Nevertheless, the invite to be part of the vast multitude of uncountable saints goes with a huge responsibility and sacrifice, as John noted at the end of today’s first reading: ‘These are the people who have been through the great persecution, and they have washed their robes white again in the blood of the Lamb.’ To “pass through the great persecution and wash one’s robe white in the blood of the Lamb requires living out the beatitudes as Christ urges us in the gospel reading. Put differently, the saints (the vast multitudes of people around the throne) who we celebrate, are those who walked the hard and narrow path of the Beatitudes to arrive at their Heavenly bliss. As Pope benedict remarks, “the blessed par excellence is only Jesus. He is, in fact, the true poor in spirit, the one afflicted, the meek one, the one hungering and thirsting for justice, the merciful, the pure of heart, the peacemaker. He is the one persecuted for the sake of justice.” The Beatitudes are God’s commandments expressed in positive terms. They go far beyond what is required by the Ten Commandments, and they are a true and reliable recipe for sainthood.
Analysing the beatitudes, we see that Poverty of spirit is knowing and embracing our need for God. Mourning is experiencing the sufferings of life and finding comfort in God. Meekness is docility to God’s will and embracing the path of humility, gentleness, and patience with others, even in the face of hardships and challenges. Hunger for justice is the yearning for God in order that everyone enjoys peace, happiness, justice, etc., by the merits of Christ. We obtain mercy by extending it to others. Purity of heart is that sincerity that puts God first and becoming Godlike in our thoughts, words and actions. Suffering for doing what is right is a way of following the way of the cross (the paths of Christ) accompanied by deep happiness. These beatitudes are the virtues of those who seek God’s face, as we sing the Responsorial Psalm of the Liturgy: “For such are the people who seek the face of God.” The people who seek God’s face are those who climb the “heavenly mountain of God” and stand in his holy place, those with clean hands and pure hearts, who desire not worthless things…as the Psalmist clearly expresses. Above all, the Psalmist says that they shall receive blessings from the Lord and REWARD from the God who saves them – this reward is ETERNAL LIFE – SAINTHOOD!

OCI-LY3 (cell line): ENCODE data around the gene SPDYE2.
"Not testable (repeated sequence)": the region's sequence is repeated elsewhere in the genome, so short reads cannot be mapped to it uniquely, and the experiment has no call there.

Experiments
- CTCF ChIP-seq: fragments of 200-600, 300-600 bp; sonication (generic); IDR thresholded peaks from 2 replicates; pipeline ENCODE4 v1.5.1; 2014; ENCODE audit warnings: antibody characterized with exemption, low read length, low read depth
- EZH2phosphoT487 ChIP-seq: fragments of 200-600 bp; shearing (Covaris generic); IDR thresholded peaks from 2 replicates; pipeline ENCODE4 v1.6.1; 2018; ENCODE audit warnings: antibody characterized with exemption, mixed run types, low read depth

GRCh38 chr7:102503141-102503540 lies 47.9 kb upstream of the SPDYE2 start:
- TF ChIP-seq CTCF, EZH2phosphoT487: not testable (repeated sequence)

Thus, the saints are those who most perfectly manifested the Christ-like character described in the first part of the beatitudes, and who therefore now partake of the promises in the second part: “Theirs is the kingdom of heaven.” We should see the beatitudes not as a prescription of what we must do per se to become blessed, but as a description of what a human being is like whom Jesus Christ is transforming into a saint! Jesus is telling us that when the transformative power of the cross brings about in us a greater meekness, poverty of spirit, and so forth, we will experience that we are being blessed.
Therefore, we need to accept the noble call of Christ to live out the Beatitudes in today’s gospel in order to be counted among the vast multitudes around the throne of God at the last day.
We also need to ask for the intercession of the saints in heaven, for they are the “righteous ones” in heaven, and their prayers are very efficacious before God, as James wrote in his epistle (James 5:16): “The prayer of a righteous man is powerful and effective.” In Revelation 6:10, we learn that the saints in heaven know what is going on down here on earth (see also, Hebrew 12:1 – “we are surrounded by a cloud of witnesses”). Revelation 5:8 and 8:3 plainly state that the saints and angels present our prayers to God in the form of incense. Thus, the saints pray with us to Jesus as our intercessors. They do not stand “between” us and God. Needless to say, they only pray with us and for us to Jesus who is the MEDIATOR and the WAY. This can be seen, for example, in Revelation 5:8, where John depicts the saints in heaven offering our prayers to God under the form of “golden bowls full of incense, which are the prayers of the saints.” But if the saints in heaven are offering our prayers to God, then they must be aware of our prayers. They are aware of our petitions and present them to God by interceding for us.